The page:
Archive: December, 2015

New kid on the block (Sourcing Portfolio Analysis)

These days there is no shortage of advice for procurement practitioners in blogs, white papers and, less often, books. I was keen to read Andrew Cox’s latest book, Sourcing Portfolio Analysis, because he is a well-known academic and the book promised to offer an alternative to the approaches developed by Kraljic and Porter.

Purchasing Portfolio Analysis was developed by Kraljic in 1983 and is the most commonly used purchasing tool. It reduces the overall sourcing decision-making process to positioning within a simple four-box matrix. In this matrix, practitioners locate their categories of spend in order to identify which pre-defined approach to use. Cox’s critique of the tool runs to many pages, however, his key complaints are that it’s too simplistic and the model is static.

Porter’s Five Forces methodology was developed in 1979 and offers a more detailed approach than Kraljic to analysing supply market complexity.  Porter identified five forces that affect supply markets. Again, Cox’s critique runs to many pages, however, the main issue is that the approach focus on structural factors such as size of the market, number of competitors and capacity utilisation but ignores information based factors such as information asymmetry, lack of transparency and buyer incompetence.

Cox believes that that “gravest error” of Kraljic and Porter is that “buying organisations have sourcing relationships with suppliers, not with supply markets”. To address this error, Cox has developed the Sourcing Portfolio Analysis (SPA). Like Kraljic, this a positioning tool, however, rather than four boxes, there are 16. Categories of supply are mapped against buyer/supplier power and criticality. Categories of supply can move from one position to another enabling a more dynamic model.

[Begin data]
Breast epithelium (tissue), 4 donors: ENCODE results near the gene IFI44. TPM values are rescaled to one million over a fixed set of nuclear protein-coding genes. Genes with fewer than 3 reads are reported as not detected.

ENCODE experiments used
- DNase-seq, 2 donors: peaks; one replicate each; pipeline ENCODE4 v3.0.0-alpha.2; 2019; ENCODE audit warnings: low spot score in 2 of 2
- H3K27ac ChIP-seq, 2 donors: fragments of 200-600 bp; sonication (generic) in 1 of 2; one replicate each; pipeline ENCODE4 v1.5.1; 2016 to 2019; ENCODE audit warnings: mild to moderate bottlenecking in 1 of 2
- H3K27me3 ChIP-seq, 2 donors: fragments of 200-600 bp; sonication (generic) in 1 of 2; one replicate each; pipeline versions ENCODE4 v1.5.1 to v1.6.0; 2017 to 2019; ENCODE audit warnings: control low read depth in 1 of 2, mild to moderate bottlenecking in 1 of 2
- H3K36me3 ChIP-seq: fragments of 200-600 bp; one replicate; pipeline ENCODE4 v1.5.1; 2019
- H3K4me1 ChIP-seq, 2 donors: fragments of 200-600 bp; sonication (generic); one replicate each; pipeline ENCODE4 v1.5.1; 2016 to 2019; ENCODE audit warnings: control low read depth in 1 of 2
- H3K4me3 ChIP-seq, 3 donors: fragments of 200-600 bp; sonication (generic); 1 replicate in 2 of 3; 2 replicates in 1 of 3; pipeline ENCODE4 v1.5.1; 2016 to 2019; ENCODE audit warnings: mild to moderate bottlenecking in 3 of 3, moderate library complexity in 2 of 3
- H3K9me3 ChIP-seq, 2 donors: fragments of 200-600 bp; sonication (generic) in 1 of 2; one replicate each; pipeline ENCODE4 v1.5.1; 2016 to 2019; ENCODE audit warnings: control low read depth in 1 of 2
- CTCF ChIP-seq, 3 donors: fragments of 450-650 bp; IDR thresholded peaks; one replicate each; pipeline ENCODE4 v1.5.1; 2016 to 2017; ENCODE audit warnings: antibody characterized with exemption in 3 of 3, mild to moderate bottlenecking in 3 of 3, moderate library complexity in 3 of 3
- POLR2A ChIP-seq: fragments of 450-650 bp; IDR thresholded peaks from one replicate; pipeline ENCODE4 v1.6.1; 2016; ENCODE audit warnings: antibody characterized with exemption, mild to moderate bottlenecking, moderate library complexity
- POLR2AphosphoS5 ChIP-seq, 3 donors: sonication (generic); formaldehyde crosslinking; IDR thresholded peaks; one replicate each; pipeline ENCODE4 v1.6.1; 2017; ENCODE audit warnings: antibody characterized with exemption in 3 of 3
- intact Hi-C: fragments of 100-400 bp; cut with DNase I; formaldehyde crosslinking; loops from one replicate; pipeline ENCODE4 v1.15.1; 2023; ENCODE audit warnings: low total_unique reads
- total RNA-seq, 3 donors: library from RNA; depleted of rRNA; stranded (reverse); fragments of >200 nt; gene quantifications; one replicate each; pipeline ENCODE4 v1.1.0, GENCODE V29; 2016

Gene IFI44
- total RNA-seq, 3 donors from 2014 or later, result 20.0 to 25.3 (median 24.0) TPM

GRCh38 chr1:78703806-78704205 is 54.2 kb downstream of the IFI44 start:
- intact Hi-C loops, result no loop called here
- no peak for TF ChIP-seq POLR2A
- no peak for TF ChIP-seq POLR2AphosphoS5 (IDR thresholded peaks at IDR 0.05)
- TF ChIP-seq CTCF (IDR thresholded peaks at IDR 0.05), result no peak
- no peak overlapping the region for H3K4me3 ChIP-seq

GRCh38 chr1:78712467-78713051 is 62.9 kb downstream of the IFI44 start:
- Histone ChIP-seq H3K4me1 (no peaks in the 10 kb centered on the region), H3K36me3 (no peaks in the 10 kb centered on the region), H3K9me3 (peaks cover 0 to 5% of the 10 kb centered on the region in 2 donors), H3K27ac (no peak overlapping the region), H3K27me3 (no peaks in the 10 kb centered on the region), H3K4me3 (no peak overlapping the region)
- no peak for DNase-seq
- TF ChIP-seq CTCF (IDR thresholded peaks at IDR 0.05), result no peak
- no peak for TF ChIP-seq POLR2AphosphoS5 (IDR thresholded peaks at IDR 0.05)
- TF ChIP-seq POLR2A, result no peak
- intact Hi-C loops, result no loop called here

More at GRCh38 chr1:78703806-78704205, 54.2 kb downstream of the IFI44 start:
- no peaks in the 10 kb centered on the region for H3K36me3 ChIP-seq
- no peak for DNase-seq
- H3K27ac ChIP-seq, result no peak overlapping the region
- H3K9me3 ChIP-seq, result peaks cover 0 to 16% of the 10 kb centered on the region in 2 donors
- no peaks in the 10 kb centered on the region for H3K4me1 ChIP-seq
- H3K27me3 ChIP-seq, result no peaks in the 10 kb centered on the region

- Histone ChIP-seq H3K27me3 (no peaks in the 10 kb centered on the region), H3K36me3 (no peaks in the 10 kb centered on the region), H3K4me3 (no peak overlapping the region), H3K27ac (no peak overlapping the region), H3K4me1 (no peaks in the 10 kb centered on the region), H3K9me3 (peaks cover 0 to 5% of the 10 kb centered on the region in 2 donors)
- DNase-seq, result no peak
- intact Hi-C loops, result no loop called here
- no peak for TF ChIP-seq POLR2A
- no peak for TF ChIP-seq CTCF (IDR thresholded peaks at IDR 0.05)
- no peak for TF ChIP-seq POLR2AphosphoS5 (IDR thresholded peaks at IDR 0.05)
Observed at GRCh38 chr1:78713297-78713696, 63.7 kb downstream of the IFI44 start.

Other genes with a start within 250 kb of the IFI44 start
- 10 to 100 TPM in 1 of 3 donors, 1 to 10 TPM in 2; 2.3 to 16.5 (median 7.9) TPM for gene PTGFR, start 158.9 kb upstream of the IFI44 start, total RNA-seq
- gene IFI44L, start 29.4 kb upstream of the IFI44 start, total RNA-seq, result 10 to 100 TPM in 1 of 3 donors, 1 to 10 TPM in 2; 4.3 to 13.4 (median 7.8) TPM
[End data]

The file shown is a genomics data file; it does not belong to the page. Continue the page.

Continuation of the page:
The author calls for a “paradigm shift” in thinking about how to undertake category management and the development of appropriate sourcing strategies. This revolution is predicated on the use of SPA as a more effective tool for enabling managers to make choices about the most appropriate sourcing strategies and tactical levers to use when seeking improvements in value for money from suppliers.

Cox’s students and former students at Birmingham University Business School and IIAPS’s will claim that “Sourcing Portfolio Analysis” is essential reading. At over 300 pages, I doubt many will read it thoroughly. I think the model is just too complicated for most organisations to consider. It is not realistic to expect practitioners to consider 165 “power attributes” before deciding on the sourcing strategy. I would recommend IIAPS white paper called Power Positioning & Sourcing Portfolio Analysis but even that runs to 19 pages.

Despite the justified criticism, you get the feeling that Cox envies Kraljic’s success. If SPA has any hope of matching that success then it needs to be a lot more accessible.